Peddle Your Fake Male Enhancement Pills Somewhere Else, FTC Says

A federal judge shut down e-mail spammers peddling pills worldwide.


A federal judge in Chicago shut down e-mail spammers who were peddling pills worldwide, the Federal Trade Commission said Tuesday.

Spam e-mailers who sent out calls for "natural Viagra," weight loss products and other prescription drugs garnered more than 3 million complaints in the U.S. alone, according to court documents.  It was an international scam spearheaded in New Zealand and Australia, with credit card transactions being funneled through Cyprus.  The phony pills themselves came from India, FTC officials said.

"There is no dietary supplement that can permanently increase the size of the male body part," FTC spokesman Steve Baker said.

Officials said that drugs the company shipped didn't include doctor's instructions or dosage information, and could have had too much or not enough actual medicine in them.

The company operated under several names and Web sites, including, according to court documents.  On the Internet, the enterprise was known as "Affking," the FTC said. A man named Lance Atkinson, who lives in New Zealand, was cited as the leader of the spam ring.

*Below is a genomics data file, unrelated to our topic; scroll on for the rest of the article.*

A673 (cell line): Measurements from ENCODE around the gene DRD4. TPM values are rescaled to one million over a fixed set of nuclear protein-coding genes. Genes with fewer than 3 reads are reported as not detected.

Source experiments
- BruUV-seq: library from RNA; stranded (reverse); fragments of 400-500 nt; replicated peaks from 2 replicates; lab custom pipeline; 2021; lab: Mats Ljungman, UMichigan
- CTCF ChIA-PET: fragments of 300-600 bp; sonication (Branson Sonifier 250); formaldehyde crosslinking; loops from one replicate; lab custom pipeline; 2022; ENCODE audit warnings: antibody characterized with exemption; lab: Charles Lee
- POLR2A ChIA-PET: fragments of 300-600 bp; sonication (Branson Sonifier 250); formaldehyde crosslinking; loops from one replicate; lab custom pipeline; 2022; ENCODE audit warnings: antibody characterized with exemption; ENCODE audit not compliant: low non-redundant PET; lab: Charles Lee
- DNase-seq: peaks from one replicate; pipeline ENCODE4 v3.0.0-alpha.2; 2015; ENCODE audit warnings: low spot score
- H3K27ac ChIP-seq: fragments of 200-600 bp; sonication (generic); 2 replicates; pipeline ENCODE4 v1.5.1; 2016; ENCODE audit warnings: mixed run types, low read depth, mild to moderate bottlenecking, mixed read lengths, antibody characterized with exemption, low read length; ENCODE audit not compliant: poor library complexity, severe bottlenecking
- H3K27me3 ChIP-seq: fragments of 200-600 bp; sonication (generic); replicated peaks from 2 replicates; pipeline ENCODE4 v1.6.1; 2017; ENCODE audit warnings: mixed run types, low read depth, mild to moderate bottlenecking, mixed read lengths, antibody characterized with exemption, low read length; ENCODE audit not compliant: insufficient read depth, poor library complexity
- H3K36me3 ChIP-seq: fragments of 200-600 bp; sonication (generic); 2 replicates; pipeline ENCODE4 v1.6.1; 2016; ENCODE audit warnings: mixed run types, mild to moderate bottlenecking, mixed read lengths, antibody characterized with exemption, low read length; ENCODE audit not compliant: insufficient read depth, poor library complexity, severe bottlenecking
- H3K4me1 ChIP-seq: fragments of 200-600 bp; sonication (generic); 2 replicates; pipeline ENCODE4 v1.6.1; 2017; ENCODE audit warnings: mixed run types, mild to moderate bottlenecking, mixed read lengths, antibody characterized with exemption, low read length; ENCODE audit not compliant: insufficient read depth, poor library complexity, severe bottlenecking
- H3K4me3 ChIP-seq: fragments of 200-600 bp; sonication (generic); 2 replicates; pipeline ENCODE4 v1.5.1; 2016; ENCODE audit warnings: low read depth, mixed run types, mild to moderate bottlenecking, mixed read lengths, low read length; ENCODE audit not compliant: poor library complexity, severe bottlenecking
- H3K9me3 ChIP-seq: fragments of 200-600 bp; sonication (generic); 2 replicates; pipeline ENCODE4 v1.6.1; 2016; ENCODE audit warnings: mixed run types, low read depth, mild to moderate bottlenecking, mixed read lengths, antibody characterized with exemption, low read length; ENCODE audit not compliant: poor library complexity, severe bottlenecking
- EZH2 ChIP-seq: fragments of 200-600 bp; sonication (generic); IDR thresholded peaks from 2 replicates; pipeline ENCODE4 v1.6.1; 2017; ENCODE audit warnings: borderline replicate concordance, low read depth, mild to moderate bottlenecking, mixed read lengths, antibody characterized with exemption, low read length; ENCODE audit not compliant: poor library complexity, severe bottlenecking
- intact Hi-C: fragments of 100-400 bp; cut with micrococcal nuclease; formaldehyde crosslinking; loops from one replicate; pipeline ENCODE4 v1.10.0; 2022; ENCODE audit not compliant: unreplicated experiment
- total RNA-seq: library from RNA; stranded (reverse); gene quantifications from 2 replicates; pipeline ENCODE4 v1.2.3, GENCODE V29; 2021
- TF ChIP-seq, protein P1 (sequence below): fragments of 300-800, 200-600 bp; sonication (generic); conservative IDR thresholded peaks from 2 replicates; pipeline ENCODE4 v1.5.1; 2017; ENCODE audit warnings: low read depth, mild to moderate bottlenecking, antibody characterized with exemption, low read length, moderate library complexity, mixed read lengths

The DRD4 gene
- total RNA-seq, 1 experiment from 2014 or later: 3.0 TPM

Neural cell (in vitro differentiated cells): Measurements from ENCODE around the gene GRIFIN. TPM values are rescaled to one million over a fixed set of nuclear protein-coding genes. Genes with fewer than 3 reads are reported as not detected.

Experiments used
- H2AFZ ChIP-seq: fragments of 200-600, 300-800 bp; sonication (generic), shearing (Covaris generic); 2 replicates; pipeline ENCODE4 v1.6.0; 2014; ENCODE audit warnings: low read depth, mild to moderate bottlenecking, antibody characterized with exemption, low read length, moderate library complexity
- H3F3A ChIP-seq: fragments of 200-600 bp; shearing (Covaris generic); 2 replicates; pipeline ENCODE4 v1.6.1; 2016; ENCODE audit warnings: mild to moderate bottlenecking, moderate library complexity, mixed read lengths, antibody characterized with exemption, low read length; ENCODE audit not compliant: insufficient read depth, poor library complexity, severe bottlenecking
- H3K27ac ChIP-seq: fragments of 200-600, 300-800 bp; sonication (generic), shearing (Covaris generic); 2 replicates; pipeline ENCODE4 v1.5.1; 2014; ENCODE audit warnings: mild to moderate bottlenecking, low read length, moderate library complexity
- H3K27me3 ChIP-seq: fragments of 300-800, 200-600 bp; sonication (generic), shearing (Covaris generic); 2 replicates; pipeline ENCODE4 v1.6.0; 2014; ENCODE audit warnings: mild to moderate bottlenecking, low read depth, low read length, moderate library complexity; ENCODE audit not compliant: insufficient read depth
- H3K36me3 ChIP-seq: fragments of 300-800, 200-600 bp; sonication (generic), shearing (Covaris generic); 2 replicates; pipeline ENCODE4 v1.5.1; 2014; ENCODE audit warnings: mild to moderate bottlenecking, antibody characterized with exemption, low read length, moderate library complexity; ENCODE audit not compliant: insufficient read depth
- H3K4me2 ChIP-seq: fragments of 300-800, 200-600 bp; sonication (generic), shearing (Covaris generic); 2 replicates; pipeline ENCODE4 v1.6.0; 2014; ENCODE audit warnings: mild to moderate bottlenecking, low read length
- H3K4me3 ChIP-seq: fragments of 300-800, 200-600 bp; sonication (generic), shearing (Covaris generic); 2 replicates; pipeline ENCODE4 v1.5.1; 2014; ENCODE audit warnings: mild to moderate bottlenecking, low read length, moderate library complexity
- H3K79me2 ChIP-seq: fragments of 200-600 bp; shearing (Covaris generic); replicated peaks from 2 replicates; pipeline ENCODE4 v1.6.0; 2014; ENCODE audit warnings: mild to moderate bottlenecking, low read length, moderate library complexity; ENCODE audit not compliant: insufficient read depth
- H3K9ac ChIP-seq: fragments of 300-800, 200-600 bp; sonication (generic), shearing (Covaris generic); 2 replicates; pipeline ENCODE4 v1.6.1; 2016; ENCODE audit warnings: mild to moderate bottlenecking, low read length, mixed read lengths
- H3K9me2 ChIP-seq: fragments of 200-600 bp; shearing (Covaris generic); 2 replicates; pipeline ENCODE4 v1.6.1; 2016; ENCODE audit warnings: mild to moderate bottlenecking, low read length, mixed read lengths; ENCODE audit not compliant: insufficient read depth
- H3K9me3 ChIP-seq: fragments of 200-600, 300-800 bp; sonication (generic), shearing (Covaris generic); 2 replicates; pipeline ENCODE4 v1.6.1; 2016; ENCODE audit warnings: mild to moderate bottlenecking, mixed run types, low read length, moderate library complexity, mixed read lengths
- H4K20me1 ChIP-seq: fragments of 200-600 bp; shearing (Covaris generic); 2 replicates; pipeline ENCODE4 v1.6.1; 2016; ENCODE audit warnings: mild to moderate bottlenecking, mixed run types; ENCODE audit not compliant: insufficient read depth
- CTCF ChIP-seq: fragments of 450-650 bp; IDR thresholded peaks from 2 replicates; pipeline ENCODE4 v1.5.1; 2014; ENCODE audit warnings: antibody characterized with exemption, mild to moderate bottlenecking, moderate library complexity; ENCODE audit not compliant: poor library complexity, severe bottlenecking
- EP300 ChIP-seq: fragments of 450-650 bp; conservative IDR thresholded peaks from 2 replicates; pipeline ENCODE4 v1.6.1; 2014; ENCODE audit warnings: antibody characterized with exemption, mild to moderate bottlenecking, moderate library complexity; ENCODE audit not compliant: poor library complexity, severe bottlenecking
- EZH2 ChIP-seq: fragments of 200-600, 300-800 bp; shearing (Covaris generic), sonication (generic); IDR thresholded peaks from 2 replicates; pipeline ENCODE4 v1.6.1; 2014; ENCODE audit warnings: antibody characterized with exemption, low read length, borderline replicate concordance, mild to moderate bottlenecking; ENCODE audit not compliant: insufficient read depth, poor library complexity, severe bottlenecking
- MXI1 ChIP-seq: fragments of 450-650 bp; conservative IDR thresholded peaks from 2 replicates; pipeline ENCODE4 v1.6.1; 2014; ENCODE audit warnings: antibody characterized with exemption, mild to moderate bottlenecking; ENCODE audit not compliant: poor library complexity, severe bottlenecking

The operation allegedly violated the CAN-SPAM Act, a federal law designed to restrict commercial spam. Among other things, it requires that unsolicited e-mails have opt-out links and clearly state their origin.  The federal court froze the U.S. assets of the operation, and those involved could face criminal charges, Baker said.

The culprits may have been pocketing as much as $400,000 a month, according to officials. 

Copyright AP - Associated Press
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